Cesar Okada / iStockphoto.com
Dating app Tinder has recovered a domain name which resolved to a dating service site.
Tinder filed its complaint at the World Intellectual Property Organization’s Arbitration and Mediation Center on January 3 this year.
The disputed domain name, tinderplusplus.com, was registered by the respondent in November 2014.
Tinder argued that the domain was “virtually identical” and confusingly similar to its trademark, and that the site offered a desktop application that featured the Tinder Plus service.
The dating app business has owned a trademark for the term ‘Tinder’ since February 2014.
Tinder Plus is a “premium addition” and in-app subscription to the standard Tinder service. It gives its users access to features such as rewind and passport, according to the company’s site.
The dating service also argued that the respondent had no rights or legitimate interests in the domain and that it is being used in bad faith.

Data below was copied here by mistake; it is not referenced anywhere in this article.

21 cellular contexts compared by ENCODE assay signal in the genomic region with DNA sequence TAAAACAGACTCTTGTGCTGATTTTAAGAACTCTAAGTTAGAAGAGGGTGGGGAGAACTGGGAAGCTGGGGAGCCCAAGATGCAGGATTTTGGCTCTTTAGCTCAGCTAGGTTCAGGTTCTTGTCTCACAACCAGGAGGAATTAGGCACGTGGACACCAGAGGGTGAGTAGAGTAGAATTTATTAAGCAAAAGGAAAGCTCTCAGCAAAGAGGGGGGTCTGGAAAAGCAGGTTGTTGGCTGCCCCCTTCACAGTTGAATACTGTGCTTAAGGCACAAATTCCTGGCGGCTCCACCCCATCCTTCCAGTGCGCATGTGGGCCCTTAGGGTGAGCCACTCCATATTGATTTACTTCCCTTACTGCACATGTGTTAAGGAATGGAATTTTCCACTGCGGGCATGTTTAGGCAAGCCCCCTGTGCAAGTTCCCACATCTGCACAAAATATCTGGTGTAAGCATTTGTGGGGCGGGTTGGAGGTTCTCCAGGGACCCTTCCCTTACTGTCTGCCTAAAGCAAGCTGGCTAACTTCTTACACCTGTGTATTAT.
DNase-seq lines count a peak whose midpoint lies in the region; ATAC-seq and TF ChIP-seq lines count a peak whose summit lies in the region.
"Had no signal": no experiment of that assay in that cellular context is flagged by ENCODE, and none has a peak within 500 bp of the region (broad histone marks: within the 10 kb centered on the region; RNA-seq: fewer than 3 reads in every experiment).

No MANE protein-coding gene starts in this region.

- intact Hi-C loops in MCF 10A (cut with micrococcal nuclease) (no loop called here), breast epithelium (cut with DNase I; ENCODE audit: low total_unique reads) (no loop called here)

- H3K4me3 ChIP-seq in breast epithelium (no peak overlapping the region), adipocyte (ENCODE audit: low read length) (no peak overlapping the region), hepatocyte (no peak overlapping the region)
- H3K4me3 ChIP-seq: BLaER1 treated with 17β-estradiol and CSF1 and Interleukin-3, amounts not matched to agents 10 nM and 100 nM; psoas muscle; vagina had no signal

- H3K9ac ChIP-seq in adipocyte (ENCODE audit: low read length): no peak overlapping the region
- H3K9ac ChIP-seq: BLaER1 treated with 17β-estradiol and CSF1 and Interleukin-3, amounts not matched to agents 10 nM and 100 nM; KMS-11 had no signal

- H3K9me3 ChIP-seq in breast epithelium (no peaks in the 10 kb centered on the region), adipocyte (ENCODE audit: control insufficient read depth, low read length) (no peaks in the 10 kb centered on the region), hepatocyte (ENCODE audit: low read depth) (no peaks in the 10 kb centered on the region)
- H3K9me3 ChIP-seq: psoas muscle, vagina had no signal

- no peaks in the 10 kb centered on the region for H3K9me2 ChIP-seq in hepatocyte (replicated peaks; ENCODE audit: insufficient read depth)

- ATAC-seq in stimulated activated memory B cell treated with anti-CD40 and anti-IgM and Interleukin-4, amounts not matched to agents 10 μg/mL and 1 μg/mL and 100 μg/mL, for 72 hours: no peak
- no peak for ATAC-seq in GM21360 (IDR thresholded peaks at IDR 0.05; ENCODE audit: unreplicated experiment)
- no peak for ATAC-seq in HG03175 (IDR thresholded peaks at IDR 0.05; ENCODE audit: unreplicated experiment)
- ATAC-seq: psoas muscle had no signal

According to Tinder, it sent a cease-and-desist letter to the respondent in October last year. The respondent did not reply to Tinder’s complaint.
Sole panellist in the dispute, Lawrence Nodine, handed Tinder the domain on February 20. The decision was published yesterday, March 1.
Nodine ruled that the domain is confusingly similar to Tinder’s mark.
After Tinder successfully argued a prima facie case, Nodine said that the respondent was offering “added functionality" to Tinder's app and passed himself off as the company.
The respondent also duplicated Tinder’s webpage and logo, and because of this “mimicking”, Nodine ruled that the respondent had no rights or legitimate interests in the domain.
For the finding of bad faith, Nodine said that until the respondent received Tinder’s cease-and-desist letter, “the domain name resolved to a website for an online dating service”.
The ruling can be viewed in full here.
World Intellectual Property Organization Arbitration and Mediation Center, Tinder, dating app, dating services, trademark, bad faith, bona fide,